The Couple Who’s Car Roof Was Glued Back Together Wins $42 Million

A while back there was a story about a couple from Texas who survived an awful car accident and as a result learned a scary fact about their car and previous repairs. They have now been awarded money in the settlement that started after the accident. Marcia and Matthew Seebachan won $42 Million due to a faulty repair of their car roof. And although the accident didn’t have any direct correlation with the repair, the amount of damage done by the wreck was intensified by a faulty roof which that left the car structurally unsafe.

After the Seebachan’s took their car in for hail damage repair, it was later found out that the 2010 Honda Fit’s roof had been glued back together instead of welded like the Honda guidelines specify. Yup, you read that right…GLUED. No wonder it left the car structurally unsafe. Ironically, the couple had only owned the car for 4 months before the accident and had no idea of the damage since it wasn’t mentioned in the CarFax report from the dealership when they bought it.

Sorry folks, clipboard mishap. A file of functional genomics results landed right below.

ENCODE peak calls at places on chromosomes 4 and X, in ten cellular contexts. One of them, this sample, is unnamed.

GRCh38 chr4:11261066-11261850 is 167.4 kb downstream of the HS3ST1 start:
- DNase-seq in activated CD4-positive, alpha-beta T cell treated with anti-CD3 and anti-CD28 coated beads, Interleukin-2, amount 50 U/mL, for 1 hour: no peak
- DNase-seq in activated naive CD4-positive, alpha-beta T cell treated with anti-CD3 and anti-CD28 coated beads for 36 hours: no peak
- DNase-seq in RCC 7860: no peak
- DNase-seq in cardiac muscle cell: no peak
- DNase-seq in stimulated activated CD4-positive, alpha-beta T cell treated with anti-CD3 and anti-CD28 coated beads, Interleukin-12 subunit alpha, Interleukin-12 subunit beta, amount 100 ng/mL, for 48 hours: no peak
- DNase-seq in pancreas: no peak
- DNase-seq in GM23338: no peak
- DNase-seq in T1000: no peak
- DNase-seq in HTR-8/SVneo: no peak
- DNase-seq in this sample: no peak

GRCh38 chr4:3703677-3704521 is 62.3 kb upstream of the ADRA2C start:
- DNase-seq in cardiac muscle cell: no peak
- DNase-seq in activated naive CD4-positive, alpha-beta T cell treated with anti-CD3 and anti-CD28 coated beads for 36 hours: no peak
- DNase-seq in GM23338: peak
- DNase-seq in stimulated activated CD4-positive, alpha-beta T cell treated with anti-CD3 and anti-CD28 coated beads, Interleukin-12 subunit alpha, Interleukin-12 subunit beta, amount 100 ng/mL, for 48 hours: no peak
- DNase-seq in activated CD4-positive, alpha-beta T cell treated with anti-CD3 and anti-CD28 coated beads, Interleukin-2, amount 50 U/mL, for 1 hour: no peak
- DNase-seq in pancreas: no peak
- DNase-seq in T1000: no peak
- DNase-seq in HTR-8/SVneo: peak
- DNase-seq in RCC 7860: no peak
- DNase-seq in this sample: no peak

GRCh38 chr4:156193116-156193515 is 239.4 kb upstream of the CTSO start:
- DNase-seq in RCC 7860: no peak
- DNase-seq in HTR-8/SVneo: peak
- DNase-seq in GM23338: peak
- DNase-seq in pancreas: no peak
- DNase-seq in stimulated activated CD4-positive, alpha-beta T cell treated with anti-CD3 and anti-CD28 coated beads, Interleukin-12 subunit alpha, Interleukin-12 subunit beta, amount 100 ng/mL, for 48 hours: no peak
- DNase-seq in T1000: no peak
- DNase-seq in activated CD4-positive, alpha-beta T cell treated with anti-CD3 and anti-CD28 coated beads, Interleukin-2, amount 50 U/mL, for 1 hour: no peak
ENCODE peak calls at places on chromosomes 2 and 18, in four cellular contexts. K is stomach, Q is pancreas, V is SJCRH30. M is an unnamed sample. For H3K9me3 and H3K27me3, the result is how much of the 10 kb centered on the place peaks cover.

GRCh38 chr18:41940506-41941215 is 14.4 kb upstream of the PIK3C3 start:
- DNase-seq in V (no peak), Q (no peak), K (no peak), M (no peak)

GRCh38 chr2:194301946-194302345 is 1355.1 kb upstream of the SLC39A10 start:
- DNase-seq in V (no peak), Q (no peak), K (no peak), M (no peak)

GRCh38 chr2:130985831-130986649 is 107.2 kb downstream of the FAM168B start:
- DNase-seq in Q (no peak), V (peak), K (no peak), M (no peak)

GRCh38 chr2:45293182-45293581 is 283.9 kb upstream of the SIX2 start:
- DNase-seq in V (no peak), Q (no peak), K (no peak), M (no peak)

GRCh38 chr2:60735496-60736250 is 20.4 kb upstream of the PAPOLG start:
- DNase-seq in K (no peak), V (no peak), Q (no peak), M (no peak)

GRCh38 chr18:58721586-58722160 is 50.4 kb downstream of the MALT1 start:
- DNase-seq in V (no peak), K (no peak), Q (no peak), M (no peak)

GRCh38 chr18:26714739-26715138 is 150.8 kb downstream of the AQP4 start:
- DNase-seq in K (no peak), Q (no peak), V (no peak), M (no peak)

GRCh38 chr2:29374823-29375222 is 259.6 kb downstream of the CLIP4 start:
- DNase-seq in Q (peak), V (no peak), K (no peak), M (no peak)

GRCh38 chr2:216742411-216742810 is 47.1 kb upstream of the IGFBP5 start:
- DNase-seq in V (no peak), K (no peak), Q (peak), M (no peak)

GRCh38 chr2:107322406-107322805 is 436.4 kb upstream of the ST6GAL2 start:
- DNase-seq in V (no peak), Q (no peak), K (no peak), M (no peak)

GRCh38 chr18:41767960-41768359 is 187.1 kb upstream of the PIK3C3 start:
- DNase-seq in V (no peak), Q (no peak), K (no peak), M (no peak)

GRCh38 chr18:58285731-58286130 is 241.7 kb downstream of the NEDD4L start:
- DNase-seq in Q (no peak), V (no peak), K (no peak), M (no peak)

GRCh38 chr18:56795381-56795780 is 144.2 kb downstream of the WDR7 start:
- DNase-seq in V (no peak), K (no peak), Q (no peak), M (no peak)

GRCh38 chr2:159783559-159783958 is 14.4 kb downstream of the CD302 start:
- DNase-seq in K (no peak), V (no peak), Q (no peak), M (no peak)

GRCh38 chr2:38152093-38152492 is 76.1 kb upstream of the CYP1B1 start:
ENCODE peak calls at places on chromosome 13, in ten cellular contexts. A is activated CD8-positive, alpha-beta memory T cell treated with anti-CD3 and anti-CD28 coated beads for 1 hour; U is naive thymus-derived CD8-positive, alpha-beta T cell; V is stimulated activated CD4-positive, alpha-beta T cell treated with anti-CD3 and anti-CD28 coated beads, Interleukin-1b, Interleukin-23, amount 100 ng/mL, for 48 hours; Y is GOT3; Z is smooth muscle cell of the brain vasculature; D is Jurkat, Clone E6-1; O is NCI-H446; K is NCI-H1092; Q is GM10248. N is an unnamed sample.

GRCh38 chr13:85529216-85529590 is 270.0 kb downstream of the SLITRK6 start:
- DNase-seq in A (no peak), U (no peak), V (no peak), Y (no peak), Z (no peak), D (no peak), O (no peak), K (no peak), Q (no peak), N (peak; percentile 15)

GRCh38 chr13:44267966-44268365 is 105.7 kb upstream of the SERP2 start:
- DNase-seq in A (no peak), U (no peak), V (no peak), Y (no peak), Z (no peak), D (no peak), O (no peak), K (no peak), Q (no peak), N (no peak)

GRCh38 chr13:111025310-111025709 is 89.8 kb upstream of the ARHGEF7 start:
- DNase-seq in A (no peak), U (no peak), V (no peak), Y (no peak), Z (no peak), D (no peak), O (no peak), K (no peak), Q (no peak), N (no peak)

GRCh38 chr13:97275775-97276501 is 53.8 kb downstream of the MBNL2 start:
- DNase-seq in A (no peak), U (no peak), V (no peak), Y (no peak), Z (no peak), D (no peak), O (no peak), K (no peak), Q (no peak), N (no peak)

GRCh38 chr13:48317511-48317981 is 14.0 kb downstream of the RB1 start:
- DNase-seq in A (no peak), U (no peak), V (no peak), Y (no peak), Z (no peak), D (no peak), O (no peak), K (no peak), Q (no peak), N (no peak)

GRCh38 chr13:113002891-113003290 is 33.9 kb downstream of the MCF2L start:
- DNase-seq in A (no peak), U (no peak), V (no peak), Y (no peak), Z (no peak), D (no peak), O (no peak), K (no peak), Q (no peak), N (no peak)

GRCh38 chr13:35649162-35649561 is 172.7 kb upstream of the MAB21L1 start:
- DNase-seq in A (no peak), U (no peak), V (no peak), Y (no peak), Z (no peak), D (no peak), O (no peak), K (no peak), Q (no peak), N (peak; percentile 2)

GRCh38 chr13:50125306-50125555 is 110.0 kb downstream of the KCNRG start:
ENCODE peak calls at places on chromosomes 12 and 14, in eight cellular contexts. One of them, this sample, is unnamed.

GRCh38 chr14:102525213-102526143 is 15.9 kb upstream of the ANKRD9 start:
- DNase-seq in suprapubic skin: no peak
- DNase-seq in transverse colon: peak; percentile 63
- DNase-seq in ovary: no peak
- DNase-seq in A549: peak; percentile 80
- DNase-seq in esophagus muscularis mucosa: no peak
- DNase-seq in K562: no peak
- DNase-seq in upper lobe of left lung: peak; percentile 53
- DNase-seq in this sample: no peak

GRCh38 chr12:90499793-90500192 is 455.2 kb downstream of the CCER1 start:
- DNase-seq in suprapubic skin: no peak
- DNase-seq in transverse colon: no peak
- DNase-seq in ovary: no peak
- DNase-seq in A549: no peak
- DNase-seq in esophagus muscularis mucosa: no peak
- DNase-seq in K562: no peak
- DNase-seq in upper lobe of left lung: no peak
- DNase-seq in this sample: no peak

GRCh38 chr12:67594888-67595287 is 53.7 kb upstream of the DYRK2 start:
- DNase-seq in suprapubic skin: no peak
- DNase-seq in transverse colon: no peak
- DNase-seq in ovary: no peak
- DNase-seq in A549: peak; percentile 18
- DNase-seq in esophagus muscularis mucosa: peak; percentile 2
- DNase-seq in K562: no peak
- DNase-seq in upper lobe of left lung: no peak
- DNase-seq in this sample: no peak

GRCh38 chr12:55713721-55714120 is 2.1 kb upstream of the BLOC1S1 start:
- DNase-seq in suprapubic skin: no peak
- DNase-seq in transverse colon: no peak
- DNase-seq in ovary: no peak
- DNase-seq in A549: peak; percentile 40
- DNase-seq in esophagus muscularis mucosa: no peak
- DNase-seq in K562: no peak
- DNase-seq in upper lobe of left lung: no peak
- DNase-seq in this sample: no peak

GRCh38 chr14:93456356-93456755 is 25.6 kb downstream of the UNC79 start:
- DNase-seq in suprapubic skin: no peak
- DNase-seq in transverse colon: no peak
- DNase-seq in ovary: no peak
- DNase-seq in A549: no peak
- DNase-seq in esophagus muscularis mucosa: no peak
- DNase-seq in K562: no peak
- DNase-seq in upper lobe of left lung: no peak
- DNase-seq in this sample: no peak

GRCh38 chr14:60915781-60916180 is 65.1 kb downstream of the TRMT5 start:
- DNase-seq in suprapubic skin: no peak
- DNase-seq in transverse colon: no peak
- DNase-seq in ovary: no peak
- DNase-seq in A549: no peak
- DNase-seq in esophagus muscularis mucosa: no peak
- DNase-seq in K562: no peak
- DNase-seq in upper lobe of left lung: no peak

It was found out during the investigation that instead of welds to repair the roof, a 3M 8115-panel bonding adhesive was used. And the portion of the roof that needed repair was the “safety cage”, which is supposed to protect in event of an accident and keep debris from injuring the passengers. Except, in this case, the glued safety cage detached from the car and ended up hurting the couple more instead of protecting them. The accident resulted in the doors caving in and trapping them inside along with the fuel system being compromised which resulted in a fire that burned them severely.

Luckily, Marcia was able to escape in time before the flames got to them but Matthew wasn’t as fortunate and was trapped inside while the flames engulfed the car. Luckily, he was rescued in time. The amount of trauma and damage resulted (rightfully) in the large settlement sum.

Luckily these people survived to have a settlement case but always remember that CarFax reports and other similar documents may not always have 100% of the vehicles history and details on it. There are always loopholes and ways to cut corners, unfortunately so if something seems “off” it’s always better to have it checked out.